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Regional Housing Recovery Plan is on the table. Now what?

The Town of Normal already is doing some of the recommendations in the housing recovering plan.
The Town of Normal already is doing some of the recommendations in the housing recovering plan.

The McLean County Regional Planning Commission has finished its Regional Housing Recovery Plan to address shortages in housing, workforce housing, mixed-use housing, affordable housing, and housing for the housing challenged.

It has been presented to the Bloomington and Normal councils and the McLean County Board. Now what?

“It’s time for us to start kind of looking at the details and seeing what some of their recommendations look like when they're more fleshed out and we start putting some meat on the skeletons that they presented,” said Town of Normal interim Deputy City Manager Brian Day.

The town already is doing some of the recommendations in the plan. A comprehensive review of zoning regulations and how they affect siting and the type of housing prevalent in the community, for instance, began about a year ago as part of the town's strategic plan.

“We're in the middle of that process now, seeing where there are areas we can least review regulations to see if there are ways to facilitate more housing,” said Day.

Mayor Chris Koos recently mentioned a potential incentive to prompt developers to move ahead with residential projects even in the face of high interest rates, a loan buydown program.

Day said the town is looking at that and various other ways to spur construction.

“I think we're just in the beginning stages of looking to see what other communities are doing. Right now, we're seeing a lot of communities both in Illinois and around the country having to look at incentives or financial options that traditionally haven't been available,” said Day.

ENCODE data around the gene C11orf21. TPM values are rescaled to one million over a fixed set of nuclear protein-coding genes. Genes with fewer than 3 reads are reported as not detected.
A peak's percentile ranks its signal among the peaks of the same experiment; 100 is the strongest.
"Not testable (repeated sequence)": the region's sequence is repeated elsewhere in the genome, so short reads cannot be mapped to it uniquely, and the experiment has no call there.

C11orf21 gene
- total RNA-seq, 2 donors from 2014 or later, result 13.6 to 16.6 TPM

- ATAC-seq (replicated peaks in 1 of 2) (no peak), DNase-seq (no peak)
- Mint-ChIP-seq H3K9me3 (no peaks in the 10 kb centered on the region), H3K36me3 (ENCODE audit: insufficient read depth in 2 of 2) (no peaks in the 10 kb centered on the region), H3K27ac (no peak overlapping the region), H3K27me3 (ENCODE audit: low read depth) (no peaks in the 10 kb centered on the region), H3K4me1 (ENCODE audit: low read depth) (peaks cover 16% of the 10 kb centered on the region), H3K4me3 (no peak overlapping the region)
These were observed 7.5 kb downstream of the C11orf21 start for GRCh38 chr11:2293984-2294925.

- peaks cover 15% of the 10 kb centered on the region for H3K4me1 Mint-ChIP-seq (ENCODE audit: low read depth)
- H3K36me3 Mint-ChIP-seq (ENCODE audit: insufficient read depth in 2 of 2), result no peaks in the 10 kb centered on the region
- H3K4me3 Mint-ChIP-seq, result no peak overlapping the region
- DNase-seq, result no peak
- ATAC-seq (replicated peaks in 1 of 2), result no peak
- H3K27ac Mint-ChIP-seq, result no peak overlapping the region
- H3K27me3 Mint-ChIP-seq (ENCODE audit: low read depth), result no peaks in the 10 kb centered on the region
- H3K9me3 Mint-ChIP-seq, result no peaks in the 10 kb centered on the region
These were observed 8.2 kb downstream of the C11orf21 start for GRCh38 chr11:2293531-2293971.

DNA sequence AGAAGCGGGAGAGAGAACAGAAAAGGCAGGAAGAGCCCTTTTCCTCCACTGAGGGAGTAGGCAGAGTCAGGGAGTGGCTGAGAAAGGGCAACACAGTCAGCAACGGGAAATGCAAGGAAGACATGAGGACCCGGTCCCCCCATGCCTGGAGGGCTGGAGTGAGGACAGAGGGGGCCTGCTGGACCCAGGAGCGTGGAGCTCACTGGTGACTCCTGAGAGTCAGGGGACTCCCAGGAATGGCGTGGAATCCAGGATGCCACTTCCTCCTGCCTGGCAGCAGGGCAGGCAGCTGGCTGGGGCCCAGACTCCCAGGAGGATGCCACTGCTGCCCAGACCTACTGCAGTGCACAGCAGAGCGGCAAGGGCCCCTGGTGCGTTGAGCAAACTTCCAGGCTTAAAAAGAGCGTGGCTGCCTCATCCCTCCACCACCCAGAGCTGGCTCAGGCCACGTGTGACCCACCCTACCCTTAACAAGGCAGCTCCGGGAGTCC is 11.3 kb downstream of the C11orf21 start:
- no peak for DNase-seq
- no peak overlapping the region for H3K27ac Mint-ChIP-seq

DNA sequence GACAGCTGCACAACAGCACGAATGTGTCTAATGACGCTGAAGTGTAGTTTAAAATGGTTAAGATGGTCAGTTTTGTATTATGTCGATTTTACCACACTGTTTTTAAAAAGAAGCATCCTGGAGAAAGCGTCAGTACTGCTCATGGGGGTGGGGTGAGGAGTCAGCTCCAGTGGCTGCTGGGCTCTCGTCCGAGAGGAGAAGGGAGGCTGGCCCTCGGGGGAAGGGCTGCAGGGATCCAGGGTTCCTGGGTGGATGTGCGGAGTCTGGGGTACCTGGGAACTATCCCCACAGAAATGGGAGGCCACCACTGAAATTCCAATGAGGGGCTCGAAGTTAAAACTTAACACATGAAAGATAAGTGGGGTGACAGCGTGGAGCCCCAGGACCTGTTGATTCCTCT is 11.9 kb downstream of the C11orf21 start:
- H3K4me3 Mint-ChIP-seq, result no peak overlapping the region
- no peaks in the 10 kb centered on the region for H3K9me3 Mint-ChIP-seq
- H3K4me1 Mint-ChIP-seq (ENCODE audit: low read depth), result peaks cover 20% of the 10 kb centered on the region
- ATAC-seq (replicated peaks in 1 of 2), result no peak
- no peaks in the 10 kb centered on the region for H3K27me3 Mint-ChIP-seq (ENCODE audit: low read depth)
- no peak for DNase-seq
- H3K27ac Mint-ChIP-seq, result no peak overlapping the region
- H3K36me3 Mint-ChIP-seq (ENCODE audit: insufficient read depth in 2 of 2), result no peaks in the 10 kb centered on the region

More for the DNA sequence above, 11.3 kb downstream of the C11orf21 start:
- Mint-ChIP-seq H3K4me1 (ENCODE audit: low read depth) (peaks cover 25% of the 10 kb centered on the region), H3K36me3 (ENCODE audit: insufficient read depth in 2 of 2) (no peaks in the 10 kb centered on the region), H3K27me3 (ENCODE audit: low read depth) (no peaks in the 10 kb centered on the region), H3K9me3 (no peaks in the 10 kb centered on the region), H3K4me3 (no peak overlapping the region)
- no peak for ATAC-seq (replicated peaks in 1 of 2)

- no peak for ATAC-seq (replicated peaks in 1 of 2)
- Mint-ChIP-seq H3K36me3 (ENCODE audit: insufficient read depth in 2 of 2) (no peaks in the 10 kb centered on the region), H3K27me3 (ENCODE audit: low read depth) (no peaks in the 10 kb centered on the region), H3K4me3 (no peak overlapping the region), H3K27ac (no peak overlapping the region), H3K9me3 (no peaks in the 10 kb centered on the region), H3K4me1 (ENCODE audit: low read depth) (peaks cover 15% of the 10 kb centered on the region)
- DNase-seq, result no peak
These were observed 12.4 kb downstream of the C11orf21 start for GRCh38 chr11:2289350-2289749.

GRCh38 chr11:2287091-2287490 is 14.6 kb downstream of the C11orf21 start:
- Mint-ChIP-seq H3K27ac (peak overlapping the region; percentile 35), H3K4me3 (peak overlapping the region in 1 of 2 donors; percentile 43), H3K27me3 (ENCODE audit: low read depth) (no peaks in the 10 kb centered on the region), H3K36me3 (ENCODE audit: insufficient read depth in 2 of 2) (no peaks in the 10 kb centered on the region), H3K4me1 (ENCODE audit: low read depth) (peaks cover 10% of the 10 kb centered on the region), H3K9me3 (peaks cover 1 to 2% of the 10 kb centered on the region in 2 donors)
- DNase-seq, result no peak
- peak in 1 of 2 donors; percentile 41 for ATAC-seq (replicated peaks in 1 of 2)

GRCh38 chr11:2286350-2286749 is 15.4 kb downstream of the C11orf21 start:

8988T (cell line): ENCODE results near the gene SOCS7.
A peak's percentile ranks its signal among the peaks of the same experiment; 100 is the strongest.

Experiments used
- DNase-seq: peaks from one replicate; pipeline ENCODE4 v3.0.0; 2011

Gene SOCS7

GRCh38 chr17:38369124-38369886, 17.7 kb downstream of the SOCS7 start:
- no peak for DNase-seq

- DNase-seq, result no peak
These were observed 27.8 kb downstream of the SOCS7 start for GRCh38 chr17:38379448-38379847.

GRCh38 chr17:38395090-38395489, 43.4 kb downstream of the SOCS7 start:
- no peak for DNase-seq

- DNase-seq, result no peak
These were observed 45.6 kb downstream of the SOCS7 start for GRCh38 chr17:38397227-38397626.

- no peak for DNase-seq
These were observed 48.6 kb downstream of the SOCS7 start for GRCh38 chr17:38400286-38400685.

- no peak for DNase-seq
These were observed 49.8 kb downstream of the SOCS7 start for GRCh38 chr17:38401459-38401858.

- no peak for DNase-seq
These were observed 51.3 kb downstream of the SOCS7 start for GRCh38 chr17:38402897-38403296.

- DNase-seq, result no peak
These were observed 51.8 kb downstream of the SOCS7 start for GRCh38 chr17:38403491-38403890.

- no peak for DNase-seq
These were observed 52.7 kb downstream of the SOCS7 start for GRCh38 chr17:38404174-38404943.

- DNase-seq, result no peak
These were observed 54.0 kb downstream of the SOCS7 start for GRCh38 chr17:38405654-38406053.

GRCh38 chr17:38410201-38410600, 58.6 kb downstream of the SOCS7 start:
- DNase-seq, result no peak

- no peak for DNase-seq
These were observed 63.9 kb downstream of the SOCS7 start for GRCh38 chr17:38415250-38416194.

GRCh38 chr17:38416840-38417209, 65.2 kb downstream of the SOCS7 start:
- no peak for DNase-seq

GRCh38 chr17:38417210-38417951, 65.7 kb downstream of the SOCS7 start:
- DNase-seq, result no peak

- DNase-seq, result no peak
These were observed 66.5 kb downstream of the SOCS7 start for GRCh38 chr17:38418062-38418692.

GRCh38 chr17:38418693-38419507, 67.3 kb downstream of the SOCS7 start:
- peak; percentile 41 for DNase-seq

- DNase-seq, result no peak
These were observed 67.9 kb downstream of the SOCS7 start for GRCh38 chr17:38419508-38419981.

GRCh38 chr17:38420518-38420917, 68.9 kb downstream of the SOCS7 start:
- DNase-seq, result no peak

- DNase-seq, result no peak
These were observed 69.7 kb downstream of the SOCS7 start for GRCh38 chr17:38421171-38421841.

“It's kind of a new area for everybody. Part of that might be looking at more land use laws and how they phase in subdivisions.”

The Regional Housing Recovery Plan suggests creating an implementation committee composed of various stakeholders. Day said it’s too early for the town to have a position on who should be at the table and the process to use.

“I think that's just going to be more discussions between the stakeholders, before we start formalizing any of that,” he said.

Though the housing shortage has been apparent in McLean County for more than two years, Day said for most of the last decade the problem was a glut not a shortage.

“It was employers moving employees to other cities and we had houses that nobody could sell. That changed, probably with Rivian. And the pandemic was a huge factor, market forces fundamentally outside of the town's control, disruption of supply chains, interest rates, and inflation,” said Day.

The housing recovery plan calls for extending the housing navigator position housed at Mid-Central Community Action, and creating a paid position of a regional housing coordinator. Day did not commit to any particular version of cost sharing or position on those potential jobs.

“Again, we're gonna have to look at the details and the specifics when we see more of those,” said Day. “Certainly, we've got interest in being a regional partner.”

The plan also recommends creating overlay areas targeted for multifamily and mixed-use housing and affordable housing development that could include targeted incentives. Day said right now they are focusing on projects that have been approved, but not begun because of financing costs.

He said overlay areas would be taken up by the town down the road.

“We want to make sure we're triaging the right types of housing, the right form of housing, whether it's single-family, multi-family, affordable, or workforce housing. We just want to make sure we're getting those mixes right and kind of digging through the report to make sure we're devoting the right resources to the right areas,” said Day.

WGLT Senior Reporter Charlie Schlenker has spent more than three award-winning decades in radio. He lives in Normal with his family.